The entrepreneurs who sought bank funding in the pre-venture capital days rarely got it, and when they did it was inevitably small when compared with the size of some of the first-round funding which now occurs. Typically, start-up businesses had to fund themselves from revenues, with possibly some minor bank loans. It is ironic how the requirement for revenue has come full circle in such a short period. What banks once required before funding, venture capitalists are now demanding. A far cry from 2000, when the investor was on the IPO bandwagon and the expectation was to go public within 18 months or less, in some cases without the company having generated revenue.
While the industry is still very much in its infancy, it has experienced rapid growth since the mid-1990s. Towards the end of the 1980s there were less than five players in the market and these were all domestic, although there was the rare intercession by a foreign player.
With Ireland's technology boom in the late 1990s, the venture capital market experienced rapid change. The number of domestic venture capitalists increased and international players started to dip their toes into the Irish market. Today there are approximately 15 Irish venture capital houses in operation in the Irish market, and a small number of these have also made a number of investments in the UK. International players in the Irish market include Siemens, 3i, Benchmark, Viventures and B-Business Partners, to name but a few.
Today the investment landscape for entrepreneurs - in particular those involved in technology - has changed for the better. First-generation Irish tech entrepreneurs who embarked on the fundraising path in the early 1990s will tell you they had to go to the US to get their venture capital funding. These first-generation entrepreneurs, who have been through the cycle and are now embarking on their second or third venture, can now raise significant funds from Ireland. The fact that they have been through the cycle makes them attractive to both Irish and foreign venture capital houses, both of which appear happy to syndicate deals.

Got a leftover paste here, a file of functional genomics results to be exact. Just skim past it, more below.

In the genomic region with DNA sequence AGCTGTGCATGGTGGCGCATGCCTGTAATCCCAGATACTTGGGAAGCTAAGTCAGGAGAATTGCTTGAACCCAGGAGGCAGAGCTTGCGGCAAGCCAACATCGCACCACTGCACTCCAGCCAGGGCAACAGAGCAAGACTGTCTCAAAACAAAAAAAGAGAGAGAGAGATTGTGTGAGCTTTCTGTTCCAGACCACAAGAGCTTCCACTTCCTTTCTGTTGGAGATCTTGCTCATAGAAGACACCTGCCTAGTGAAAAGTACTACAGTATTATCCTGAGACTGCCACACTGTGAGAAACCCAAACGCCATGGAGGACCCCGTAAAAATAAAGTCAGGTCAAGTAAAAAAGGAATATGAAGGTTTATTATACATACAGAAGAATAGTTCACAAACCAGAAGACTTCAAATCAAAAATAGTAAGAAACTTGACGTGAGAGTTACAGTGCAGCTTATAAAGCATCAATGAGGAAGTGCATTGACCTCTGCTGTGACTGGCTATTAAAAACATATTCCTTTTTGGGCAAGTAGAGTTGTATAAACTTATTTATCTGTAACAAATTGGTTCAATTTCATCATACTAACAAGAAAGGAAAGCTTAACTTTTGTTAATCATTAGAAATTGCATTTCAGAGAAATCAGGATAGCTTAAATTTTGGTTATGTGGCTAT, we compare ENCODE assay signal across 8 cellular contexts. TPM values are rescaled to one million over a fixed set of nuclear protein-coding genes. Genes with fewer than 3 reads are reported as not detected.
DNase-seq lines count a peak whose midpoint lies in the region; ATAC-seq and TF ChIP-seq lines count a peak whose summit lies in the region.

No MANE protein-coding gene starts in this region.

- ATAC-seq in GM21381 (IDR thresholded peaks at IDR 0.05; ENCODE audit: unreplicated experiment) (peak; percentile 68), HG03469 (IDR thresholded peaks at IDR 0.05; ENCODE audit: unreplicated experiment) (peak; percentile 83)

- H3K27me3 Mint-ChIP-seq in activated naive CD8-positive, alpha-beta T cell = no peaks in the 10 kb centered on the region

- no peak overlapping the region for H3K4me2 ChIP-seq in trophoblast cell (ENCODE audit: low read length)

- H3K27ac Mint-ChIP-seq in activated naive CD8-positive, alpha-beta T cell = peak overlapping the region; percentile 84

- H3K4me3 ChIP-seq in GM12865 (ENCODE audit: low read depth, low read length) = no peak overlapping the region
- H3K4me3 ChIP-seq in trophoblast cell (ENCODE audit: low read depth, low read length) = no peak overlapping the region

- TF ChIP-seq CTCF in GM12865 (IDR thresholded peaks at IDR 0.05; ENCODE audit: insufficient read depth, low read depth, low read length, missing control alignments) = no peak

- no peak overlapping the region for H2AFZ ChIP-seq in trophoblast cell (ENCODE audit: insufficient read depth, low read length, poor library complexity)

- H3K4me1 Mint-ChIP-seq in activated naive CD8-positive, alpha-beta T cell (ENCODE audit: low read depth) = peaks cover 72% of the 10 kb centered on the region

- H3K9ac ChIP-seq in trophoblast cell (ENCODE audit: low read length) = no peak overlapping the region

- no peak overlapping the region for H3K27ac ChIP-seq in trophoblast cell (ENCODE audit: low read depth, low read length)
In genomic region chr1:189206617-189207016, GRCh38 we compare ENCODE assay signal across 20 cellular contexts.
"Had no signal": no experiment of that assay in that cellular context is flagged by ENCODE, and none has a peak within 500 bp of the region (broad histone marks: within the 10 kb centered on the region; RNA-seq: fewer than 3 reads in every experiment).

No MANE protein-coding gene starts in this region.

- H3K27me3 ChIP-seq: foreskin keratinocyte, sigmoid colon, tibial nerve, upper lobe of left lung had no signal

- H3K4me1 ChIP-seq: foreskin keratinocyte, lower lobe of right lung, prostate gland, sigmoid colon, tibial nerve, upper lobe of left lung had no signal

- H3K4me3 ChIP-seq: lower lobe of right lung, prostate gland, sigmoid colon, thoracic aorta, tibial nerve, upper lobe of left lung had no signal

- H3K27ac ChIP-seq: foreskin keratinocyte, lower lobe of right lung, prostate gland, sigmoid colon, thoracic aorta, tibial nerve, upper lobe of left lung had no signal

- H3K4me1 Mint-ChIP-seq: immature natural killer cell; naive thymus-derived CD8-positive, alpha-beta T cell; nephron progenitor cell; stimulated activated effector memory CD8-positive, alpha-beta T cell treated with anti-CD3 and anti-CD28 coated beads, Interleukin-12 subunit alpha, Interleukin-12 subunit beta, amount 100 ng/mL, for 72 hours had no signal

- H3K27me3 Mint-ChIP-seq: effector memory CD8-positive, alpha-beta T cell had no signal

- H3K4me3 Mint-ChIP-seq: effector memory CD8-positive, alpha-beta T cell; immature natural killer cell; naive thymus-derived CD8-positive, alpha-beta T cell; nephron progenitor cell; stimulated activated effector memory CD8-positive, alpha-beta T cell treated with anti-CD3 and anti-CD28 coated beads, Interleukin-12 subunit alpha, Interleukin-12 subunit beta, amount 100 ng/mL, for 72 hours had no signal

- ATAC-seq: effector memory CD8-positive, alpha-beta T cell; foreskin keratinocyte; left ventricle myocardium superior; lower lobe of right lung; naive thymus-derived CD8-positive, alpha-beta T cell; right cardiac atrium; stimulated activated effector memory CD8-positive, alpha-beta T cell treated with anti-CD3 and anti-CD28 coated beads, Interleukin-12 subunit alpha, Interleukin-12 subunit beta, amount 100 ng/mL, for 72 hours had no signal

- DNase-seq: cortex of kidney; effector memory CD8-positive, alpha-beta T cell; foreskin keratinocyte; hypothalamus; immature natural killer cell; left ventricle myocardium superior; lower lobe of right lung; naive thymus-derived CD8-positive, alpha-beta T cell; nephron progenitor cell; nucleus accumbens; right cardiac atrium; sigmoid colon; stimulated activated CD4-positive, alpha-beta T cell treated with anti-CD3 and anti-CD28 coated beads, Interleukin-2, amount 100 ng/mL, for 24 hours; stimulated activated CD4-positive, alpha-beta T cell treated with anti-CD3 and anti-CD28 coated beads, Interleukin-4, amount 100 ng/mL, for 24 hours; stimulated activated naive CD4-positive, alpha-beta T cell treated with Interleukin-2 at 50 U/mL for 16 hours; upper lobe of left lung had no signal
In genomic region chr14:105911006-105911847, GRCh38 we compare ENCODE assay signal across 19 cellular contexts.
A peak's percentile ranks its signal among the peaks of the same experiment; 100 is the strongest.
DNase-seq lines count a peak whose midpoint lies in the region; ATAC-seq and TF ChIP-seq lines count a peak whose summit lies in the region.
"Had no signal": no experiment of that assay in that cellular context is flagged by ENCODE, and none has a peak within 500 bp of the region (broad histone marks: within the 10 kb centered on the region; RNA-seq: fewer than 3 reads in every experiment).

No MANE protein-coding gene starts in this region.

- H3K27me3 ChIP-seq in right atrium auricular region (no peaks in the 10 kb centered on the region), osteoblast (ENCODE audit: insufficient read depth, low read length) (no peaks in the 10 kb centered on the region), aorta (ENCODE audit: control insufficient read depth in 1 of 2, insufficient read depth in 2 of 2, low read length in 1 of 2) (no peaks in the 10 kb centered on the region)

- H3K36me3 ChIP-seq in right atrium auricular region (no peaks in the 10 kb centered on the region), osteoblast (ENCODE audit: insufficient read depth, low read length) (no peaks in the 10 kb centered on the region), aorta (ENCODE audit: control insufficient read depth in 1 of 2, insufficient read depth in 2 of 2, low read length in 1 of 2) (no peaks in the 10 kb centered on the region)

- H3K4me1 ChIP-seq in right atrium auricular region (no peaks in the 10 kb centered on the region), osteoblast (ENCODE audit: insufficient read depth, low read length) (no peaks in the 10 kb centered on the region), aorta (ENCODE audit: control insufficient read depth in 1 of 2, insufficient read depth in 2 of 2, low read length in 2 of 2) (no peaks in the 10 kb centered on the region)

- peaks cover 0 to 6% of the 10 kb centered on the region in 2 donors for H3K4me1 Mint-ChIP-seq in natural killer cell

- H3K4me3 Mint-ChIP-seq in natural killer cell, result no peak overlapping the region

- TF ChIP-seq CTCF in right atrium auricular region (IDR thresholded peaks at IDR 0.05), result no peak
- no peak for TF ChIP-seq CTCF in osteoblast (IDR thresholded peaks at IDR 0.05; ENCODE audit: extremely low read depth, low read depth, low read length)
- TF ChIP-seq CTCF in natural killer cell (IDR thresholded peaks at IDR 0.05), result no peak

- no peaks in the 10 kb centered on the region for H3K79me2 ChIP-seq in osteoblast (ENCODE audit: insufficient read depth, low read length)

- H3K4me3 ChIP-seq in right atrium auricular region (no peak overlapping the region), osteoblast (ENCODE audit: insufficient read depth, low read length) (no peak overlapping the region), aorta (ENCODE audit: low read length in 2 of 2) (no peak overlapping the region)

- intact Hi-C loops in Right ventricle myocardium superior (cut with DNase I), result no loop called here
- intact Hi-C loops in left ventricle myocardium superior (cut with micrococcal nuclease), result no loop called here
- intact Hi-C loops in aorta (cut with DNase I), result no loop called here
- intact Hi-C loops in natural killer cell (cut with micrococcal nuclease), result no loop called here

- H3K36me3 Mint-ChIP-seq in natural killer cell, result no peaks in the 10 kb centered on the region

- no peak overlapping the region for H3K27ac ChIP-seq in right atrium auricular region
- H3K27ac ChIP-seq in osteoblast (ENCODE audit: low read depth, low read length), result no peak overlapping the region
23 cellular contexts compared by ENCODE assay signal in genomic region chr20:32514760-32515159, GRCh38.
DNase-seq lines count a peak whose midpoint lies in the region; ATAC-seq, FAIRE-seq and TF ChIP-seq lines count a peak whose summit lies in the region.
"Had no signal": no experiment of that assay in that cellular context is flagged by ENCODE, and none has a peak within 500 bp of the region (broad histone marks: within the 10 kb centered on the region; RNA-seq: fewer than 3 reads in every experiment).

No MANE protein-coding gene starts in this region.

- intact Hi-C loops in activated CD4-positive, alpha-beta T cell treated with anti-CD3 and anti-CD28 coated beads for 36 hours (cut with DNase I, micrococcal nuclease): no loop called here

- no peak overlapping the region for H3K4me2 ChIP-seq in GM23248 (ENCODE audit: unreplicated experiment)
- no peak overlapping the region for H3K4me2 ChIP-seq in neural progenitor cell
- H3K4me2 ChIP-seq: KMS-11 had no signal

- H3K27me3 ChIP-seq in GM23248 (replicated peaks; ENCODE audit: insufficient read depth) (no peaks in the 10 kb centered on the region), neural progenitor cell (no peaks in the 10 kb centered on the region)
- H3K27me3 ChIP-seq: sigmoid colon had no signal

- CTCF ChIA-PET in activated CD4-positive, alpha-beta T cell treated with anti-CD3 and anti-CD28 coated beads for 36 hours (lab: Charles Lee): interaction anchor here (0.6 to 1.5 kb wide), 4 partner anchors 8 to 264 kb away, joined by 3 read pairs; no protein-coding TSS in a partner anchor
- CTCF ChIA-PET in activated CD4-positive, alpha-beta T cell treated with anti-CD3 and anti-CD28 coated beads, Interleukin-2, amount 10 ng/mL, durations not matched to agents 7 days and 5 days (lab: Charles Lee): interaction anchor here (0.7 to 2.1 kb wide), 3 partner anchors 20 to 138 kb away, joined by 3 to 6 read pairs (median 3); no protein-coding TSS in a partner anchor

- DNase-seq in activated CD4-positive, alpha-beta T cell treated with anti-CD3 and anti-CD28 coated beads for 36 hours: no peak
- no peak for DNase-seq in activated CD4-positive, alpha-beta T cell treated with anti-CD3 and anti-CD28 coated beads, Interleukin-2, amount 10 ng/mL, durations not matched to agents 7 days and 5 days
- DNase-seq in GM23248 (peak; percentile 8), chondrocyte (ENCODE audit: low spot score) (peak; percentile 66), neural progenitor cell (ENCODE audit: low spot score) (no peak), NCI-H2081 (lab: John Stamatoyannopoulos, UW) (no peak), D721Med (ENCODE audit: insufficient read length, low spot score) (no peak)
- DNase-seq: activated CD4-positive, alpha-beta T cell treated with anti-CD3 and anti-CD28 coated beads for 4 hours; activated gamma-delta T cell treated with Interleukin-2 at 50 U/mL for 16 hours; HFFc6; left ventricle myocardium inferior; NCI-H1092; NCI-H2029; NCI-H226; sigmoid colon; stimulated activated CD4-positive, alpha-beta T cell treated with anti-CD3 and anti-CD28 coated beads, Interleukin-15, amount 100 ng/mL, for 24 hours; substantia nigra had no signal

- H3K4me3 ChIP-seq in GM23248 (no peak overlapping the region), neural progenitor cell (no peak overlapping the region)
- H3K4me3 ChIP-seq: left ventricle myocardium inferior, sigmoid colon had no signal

The US influence has been steadily creeping in to some aspects of the Irish venture capital market, which was inevitable with the spread of the US venture capital houses beyond the US. For example, the Irish venture capital market has started to embrace the down round and liquidation preference concepts.
However, the Irish market to date has not followed the US into areas that it might be ultimately beneficial to do so. Two such areas are investment documents and the attitude towards failed entrepreneurs. The use of standardised investment documents is the norm in the US, but this is not the case in Ireland. Using standardised documents would obviously speed up deal time frames and reduce the scope for negotiations. In the US, the view seems to be that failure of an entrepreneur in a particular venture is valuable experience for the next venture. In Ireland, the failed entrepreneur is not looked upon in the same way. Failure in a previous venture does not seem to be an ingredient that will attract funding in a future Irish venture.